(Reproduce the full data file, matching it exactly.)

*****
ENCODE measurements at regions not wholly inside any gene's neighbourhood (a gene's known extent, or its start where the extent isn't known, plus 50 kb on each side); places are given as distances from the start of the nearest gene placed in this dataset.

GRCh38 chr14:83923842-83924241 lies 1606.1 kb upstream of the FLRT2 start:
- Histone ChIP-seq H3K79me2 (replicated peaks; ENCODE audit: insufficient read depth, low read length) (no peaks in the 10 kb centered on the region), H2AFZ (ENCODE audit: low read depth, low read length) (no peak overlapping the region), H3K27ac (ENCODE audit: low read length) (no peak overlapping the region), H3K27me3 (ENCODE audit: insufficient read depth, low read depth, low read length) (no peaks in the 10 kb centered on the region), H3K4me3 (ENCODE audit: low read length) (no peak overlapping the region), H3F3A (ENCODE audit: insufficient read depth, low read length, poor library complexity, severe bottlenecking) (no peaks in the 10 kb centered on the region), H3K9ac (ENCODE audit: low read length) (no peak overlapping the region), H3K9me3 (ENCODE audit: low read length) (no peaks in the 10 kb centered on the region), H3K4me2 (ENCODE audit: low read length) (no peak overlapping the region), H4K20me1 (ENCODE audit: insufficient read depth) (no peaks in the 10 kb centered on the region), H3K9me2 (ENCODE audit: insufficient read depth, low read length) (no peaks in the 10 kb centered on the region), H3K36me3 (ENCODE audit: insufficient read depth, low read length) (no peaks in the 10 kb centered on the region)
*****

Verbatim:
ENCODE measurements at regions not wholly inside any gene's neighbourhood (a gene's known extent, or its start where the extent isn't known, plus 50 kb on each side); places are given as distances from the start of the nearest gene placed in this dataset.

GRCh38 chr14:83923842-83924241 lies 1606.1 kb upstream of the FLRT2 start:
- Histone ChIP-seq H3K79me2 (replicated peaks; ENCODE audit: insufficient read depth, low read length) (no peaks in the 10 kb centered on the region), H2AFZ (ENCODE audit: low read depth, low read length) (no peak overlapping the region), H3K27ac (ENCODE audit: low read length) (no peak overlapping the region), H3K27me3 (ENCODE audit: insufficient read depth, low read depth, low read length) (no peaks in the 10 kb centered on the region), H3K4me3 (ENCODE audit: low read length) (no peak overlapping the region), H3F3A (ENCODE audit: insufficient read depth, low read length, poor library complexity, severe bottlenecking) (no peaks in the 10 kb centered on the region), H3K9ac (ENCODE audit: low read length) (no peak overlapping the region), H3K9me3 (ENCODE audit: low read length) (no peaks in the 10 kb centered on the region), H3K4me2 (ENCODE audit: low read length) (no peak overlapping the region), H4K20me1 (ENCODE audit: insufficient read depth) (no peaks in the 10 kb centered on the region), H3K9me2 (ENCODE audit: insufficient read depth, low read length) (no peaks in the 10 kb centered on the region), H3K36me3 (ENCODE audit: insufficient read depth, low read length) (no peaks in the 10 kb centered on the region)